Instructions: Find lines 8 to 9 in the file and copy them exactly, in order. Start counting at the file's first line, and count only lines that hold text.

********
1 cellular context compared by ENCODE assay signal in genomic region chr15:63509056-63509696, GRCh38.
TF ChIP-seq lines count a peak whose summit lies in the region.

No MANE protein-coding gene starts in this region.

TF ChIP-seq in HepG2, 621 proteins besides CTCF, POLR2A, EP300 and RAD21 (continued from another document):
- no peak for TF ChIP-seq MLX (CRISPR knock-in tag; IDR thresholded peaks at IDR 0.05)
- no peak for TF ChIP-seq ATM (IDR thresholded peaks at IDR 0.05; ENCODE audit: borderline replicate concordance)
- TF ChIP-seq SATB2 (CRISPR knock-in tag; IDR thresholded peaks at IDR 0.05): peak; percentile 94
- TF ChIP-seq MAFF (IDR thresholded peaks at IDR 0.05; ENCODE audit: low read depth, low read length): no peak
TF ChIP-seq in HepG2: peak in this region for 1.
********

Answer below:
- TF ChIP-seq MAFF (IDR thresholded peaks at IDR 0.05; ENCODE audit: low read depth, low read length): no peak
TF ChIP-seq in HepG2: peak in this region for 1.